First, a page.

- Investigate the role social networks are playing in changing the way the world communicates.
- Examine how Santa Claus has evolved as our technology has evolved. Track Santa using social networks and Google Earth.
Technology as a Teaching Tool
- Use a data-projector in class to do modeled and shared readings.
- Use a data-projector in class to do shared writing: the modern equivalent of flip-chart paper
- Use a data-projector in class to explore media texts (i.e. commercials)
- Use a data-projector in class to conduct mad-minutes or Jeopardy-style quizzes.
- Buy LCD display screens for your school and publish school / student-made announcements on them.
- Use smart-board technology to write onto content that is projected onto the screen.
- Get a wireless mouse and keyboard so that you could “write” using the data-projector during a modeled or shared reading/writing lesson
- Use dynamic geometry software (i.e. Geometer’s Sketchpad) to explore math concepts.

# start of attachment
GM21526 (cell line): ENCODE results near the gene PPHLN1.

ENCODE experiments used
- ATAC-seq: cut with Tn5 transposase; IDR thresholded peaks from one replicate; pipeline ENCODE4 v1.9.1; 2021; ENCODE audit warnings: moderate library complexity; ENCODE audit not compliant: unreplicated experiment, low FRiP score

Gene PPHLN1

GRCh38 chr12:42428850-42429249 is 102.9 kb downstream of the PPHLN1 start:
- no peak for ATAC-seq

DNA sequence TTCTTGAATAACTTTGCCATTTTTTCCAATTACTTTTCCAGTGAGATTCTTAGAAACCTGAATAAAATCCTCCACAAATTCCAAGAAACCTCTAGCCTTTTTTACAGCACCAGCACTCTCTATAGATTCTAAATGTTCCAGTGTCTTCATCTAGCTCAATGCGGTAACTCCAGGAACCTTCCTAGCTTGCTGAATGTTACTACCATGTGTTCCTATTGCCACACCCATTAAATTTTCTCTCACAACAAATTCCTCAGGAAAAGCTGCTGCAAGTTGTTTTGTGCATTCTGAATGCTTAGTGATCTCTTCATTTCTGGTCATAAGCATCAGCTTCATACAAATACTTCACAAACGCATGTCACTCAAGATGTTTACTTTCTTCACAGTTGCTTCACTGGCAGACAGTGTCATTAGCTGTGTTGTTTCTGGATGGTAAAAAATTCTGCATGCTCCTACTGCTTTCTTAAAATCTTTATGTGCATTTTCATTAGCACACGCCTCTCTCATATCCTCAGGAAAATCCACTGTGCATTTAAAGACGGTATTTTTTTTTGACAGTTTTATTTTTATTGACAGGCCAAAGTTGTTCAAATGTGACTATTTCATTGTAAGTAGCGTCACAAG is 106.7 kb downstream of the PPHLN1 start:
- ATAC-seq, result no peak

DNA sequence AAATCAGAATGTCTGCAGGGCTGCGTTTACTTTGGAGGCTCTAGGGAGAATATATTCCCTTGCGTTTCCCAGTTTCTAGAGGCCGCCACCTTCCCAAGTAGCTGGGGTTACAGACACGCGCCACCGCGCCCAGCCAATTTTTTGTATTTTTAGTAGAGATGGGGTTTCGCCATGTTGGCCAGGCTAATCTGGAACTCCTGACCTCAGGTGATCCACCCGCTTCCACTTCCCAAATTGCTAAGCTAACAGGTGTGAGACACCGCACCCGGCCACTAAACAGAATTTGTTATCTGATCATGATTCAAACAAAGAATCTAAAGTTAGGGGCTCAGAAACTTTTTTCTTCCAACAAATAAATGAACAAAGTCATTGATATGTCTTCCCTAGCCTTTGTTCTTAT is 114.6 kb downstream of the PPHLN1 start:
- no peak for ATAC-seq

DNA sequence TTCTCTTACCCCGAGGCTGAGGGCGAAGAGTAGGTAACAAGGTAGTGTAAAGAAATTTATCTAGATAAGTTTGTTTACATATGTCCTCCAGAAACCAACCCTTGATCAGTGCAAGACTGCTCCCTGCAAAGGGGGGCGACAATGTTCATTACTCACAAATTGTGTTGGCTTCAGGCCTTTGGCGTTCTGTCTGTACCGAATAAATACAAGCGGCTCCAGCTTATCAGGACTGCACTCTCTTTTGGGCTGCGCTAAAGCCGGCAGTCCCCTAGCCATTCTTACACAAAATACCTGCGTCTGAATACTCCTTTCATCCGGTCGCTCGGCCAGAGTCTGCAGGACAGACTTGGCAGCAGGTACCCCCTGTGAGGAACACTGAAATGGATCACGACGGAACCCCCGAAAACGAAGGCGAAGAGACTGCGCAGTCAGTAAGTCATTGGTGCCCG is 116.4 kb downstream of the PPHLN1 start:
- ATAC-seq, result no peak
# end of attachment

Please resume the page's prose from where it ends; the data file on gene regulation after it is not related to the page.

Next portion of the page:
- Use grade keeping software to assist with keeping records of marks.
- Fountas and Pinnell discuss in Guiding Readers and Writers (2001) having students take responsibility for routines like attendance (pg viii) by signing in on a clist list and indicating if their homework is completed (and at school), completed (but at home), or incomplete (and when it will be finished.) Why not automate this check in process with signing in on a computer instead of a clipboard?
- Use twitter as a collaboration tool. You can see a stream of conciousness as students work out a problem.
- Use clickers in the classroom and have students vote in answers. Here are five ways to use clickers in the classroom.
Music and Technology
- Buy songs (i.e. itunes) and allow students to DJ their own school dances.
- Use DJ software to allow students to explore basic DJ skills, including beat matching, creating loops, and mixing.
- Critically examine popular music to determine whether mainstream music is appropriate at a school dance (i.e. Soulja Boy – Crank that)
- Compose your own ring-tones / mp3s in music class.
- Create your own pod-casts. Students can use free sound-editing software (i.e. audacity) to mix in free sound effects (i.e. ljudo.com or freeplaymusic.com) with their digital recordings of their voices.